The Wildlife Policy News

Volume 21, Issue 7 | July 2011

Editor: Laura M. Bies
Reporters: Maeghan Brass

Wildlife Policy News is intended to foster the exchange of information about policy issues among Society leaders. The opinions expressed herein are those of the authors and do not necessarily reflect official policy of The Wildlife Society unless so stated. Please share this publication with your colleagues. Contents may be reprinted with credit to Wildlife Policy News. We welcome comments and suggestions for future issues at This e-mail address is being protected from spam bots, you need JavaScript enabled to view it Download the entire issue as a PDF

In this Issue:

House Bill Cuts Conservation Funding

On 16 June 2011, the House passed the Fiscal Year 2012 Agriculture Appropriations Bill (H.R. 2112), reducing discretionary spending by $2.7 billion compared to Fiscal Year 2011 and cutting over $5 billion from the President’s request. The bill eliminates a U.S. Department of Agriculture (USDA) biofuels program and includes significant cuts to conservation programs. The Wetlands Reserve Program would be reduced by 64,200 acres and the Grasslands Reserve Program by 96,000 acres. Relative to the level authorized by the 2008 Farm Bill, the Conservation Stewardship Program would be decreased by $171 million and the Environmental Quality Incentives Program would be reduced by $350 million. The Biomass Crop Assistance Program, for which new incentives projects for farmers were recently announced, was eliminated. The bill also includes an amendment that would prohibit USDA from including climate change adaptation in its programs.

The Wildlife Society and over 400 business, conservation, and sportsmen groups responded to the bill’s passage in a letter to Vice President Joe Biden and Senate leaders, urging them not to depend on major cuts to conservation funding as a means of addressing the nation’s budget problems. The group recognized that conservation programs should bear some of the burden of spending cuts but that sustained investments are essential for clean water, recreational opportunities, productive farms, and minimizing impacts from natural disasters.

Sources: U.S. House of Representatives Committee on Appropriations, E&E Publishing, LLC (E&E News PM, E&E Daily).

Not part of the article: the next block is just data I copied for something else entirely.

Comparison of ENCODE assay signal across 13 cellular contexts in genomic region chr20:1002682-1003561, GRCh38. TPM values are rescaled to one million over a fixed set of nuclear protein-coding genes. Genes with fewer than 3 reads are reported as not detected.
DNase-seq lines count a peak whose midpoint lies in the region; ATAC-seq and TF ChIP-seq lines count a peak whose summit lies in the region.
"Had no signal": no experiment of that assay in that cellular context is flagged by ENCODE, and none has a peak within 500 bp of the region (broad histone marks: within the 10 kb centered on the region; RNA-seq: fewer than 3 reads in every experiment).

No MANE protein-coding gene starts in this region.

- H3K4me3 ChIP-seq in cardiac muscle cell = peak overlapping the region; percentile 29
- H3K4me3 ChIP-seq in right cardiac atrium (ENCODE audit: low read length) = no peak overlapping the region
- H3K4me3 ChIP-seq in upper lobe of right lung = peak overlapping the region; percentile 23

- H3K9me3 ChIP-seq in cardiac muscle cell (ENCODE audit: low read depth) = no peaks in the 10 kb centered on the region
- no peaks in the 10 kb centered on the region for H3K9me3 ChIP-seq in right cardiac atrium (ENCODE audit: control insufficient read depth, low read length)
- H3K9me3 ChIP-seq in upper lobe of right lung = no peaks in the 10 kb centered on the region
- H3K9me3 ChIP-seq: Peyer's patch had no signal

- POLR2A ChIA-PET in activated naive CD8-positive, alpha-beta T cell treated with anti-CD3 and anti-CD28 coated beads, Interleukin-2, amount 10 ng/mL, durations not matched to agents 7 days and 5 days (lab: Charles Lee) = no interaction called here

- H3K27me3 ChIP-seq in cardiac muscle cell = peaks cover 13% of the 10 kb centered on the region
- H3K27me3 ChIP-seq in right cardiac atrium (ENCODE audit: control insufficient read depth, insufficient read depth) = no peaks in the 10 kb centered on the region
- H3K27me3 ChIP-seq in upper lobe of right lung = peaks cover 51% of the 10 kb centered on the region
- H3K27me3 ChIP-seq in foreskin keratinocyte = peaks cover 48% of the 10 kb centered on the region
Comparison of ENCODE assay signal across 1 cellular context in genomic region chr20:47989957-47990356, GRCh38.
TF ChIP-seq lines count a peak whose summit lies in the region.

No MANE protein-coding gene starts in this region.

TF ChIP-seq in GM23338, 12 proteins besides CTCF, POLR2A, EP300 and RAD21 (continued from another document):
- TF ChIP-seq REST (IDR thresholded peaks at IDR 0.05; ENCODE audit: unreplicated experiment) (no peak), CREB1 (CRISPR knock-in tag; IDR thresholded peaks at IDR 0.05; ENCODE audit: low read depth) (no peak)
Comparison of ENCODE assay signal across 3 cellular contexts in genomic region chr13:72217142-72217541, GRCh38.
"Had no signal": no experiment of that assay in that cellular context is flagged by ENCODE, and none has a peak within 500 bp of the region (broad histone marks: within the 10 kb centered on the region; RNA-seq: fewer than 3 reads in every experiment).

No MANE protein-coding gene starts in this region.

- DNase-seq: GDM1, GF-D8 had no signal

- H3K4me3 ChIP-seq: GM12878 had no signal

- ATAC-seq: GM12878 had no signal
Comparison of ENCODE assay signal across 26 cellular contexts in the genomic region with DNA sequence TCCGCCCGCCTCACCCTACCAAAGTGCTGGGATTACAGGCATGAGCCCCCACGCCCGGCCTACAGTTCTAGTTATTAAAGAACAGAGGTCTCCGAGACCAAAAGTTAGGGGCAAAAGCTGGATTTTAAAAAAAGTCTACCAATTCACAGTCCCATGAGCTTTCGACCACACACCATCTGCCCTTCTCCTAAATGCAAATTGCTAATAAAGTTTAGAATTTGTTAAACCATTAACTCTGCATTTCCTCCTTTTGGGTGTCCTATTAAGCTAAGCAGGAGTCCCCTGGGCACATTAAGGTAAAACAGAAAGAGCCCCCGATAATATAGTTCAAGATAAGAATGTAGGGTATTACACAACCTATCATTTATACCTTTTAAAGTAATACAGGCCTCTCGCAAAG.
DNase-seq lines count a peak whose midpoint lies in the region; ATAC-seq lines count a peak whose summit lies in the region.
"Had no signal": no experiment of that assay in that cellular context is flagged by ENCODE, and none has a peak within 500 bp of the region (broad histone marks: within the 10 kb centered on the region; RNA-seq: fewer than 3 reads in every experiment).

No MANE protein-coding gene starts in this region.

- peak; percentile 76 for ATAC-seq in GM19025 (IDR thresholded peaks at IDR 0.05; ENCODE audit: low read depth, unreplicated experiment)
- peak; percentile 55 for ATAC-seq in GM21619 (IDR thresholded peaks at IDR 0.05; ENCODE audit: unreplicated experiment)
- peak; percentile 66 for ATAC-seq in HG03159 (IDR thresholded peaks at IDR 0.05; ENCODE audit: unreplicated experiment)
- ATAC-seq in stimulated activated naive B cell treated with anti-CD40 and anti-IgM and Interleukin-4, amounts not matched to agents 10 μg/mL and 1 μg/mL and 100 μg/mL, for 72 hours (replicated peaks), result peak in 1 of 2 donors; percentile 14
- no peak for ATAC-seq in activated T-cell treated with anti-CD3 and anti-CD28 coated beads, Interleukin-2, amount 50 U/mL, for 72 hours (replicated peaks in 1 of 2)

Mexican Spotted Owl Recovery Plan Revised

In a Federal Register notice , the U.S. Fish and Wildlife Service (FWS) announced the availability of a draft recovery plan for the federally endangered Mexican spotted owl. The Mexican spotted owl was first listed under the Endangered Species Act in 1993 largely because of habitat alteration by timber-management practices, which have since transitioned from old-growth logging to restoration forestry. New information gained since the development of the 1995 Recovery Plan and the rise of a different threat – stand-replacing wildfires – are cited as reasons that necessitate a plan revision. The draft plan emphasizes habitat restoration, including fuel reduction activities such as expanded thinning, and improved monitoring as key strategies for the recovery of the species.

Comments on the draft recovery plan must be received by 23 August 2011. View the Federal Register announcement for details on submitting comments.

Sources: U.S. Fish and Wildlife Service , E&E Publishing, LLC (Land Letter).


Report – Energy Development Threatens Mule Deer

On 24 May 2011, the Theodore Roosevelt Conservation Partnership (TRCP) announced the availability of a new report, Mule Deer and Energy: Federal Policy and Planning in the Greater Green River Basin, which found more can be done to protect mule deer. Specifically, the study analyzed the federal government’s approach to managing energy development and mule deer populations in the greater Green River Basin, which includes both significant mule deer herds and energy resources. The report noted that while federal agencies recognize the importance of mule deer considerations in energy development projects, there is a lack of consistency in the application of management policies meant to protect mule deer. Of significant concern are the impacts of energy development to crucial winter habitats, as specific plans for avoidance or mitigation are largely nonexistent. TRCP provided numerous recommendations in the report, including the need for improved coordination among federal agencies and development of best management practices for energy projects on mule deer habitat.

Source: Theodore Roosevelt Conservation Partnership , E&E Publishing, LLC (Land Letter).

White House Ocean Policy Development Underway

As follow up to President Obama’s July 2010 executive order to develop a new National Ocean Policy, the White House recently released a collection of nine action plans which will form the basis of the policy. The goal of the policy is to increase coordination and planning to address issues affecting U.S. coasts, oceans, and the Great Lakes. Such issues range from climate change impacts on coastal communities to energy development such as offshore wind and oil. In addition to the release of the strategic plans, the National Ocean Council (comprised of agency representatives with supervisory roles in the oceans and Great Lakes) is conducting listening tours throughout the country. The action plan outlines were developed with input from the public and are now open for public comment .

Sources: White House , E&E Publishing, LLC (E&E News PM).

Wyoming Governor Maintains Core Sage Grouse Habitat

On 3 June 2011, Governor Matt Meade (R) announced an updated executive order that calls for the maintenance of and continued development restrictions on 15 million acres of core habitat areas for the greater sage grouse. These core areas were established in 2008 by former Governor Dave Freudenthal (D) as part of a strategy designed to protect important grouse breeding grounds, or “leks,” which are sensitive to even minor disruptions. The order provides greater flexibility for management of the core areas, requires frequent reevaluation of the science and data that inform sage grouse management, and directs that the core areas not be altered for at least five years.